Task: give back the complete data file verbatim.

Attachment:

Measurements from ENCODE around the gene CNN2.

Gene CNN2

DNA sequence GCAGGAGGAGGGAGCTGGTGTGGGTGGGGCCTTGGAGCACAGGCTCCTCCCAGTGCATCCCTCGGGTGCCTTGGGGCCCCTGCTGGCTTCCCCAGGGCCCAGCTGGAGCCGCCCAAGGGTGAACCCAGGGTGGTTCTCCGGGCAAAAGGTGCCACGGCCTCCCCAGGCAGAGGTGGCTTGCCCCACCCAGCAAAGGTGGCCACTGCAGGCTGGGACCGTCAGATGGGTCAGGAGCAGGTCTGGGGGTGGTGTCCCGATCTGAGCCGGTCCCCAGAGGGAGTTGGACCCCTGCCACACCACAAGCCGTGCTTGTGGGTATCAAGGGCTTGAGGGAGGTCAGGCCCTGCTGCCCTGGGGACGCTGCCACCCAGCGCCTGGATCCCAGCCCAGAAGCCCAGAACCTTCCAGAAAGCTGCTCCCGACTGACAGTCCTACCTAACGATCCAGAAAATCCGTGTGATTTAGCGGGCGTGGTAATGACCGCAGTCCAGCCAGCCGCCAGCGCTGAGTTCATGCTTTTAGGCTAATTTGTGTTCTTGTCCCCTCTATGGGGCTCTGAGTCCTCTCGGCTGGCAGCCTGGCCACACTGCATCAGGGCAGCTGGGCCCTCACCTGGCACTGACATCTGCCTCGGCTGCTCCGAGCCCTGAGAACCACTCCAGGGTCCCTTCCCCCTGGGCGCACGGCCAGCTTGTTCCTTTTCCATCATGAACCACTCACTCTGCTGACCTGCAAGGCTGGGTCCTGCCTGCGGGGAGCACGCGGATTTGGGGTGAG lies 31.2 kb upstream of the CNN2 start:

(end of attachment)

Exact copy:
Measurements from ENCODE around the gene CNN2.

Gene CNN2

DNA sequence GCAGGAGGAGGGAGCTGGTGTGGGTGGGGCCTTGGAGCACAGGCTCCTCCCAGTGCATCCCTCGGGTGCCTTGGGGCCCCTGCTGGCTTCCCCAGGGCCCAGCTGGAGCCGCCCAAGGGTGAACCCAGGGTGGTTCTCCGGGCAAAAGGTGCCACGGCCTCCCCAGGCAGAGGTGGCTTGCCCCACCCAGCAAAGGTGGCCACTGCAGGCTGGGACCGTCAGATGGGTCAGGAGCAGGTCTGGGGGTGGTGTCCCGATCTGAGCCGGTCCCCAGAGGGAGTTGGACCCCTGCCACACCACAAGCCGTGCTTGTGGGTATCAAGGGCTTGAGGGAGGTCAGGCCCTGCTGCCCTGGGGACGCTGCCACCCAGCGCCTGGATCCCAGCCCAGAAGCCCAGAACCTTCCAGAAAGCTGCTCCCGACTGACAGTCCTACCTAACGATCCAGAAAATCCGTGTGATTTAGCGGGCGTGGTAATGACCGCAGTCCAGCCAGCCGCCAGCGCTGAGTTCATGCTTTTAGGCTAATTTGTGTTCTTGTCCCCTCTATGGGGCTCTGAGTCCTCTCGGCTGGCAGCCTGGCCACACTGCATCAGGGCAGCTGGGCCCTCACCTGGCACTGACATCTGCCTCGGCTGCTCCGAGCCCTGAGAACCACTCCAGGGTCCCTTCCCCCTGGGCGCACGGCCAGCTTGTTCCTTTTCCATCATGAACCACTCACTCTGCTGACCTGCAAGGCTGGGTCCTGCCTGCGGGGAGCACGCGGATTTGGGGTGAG lies 31.2 kb upstream of the CNN2 start: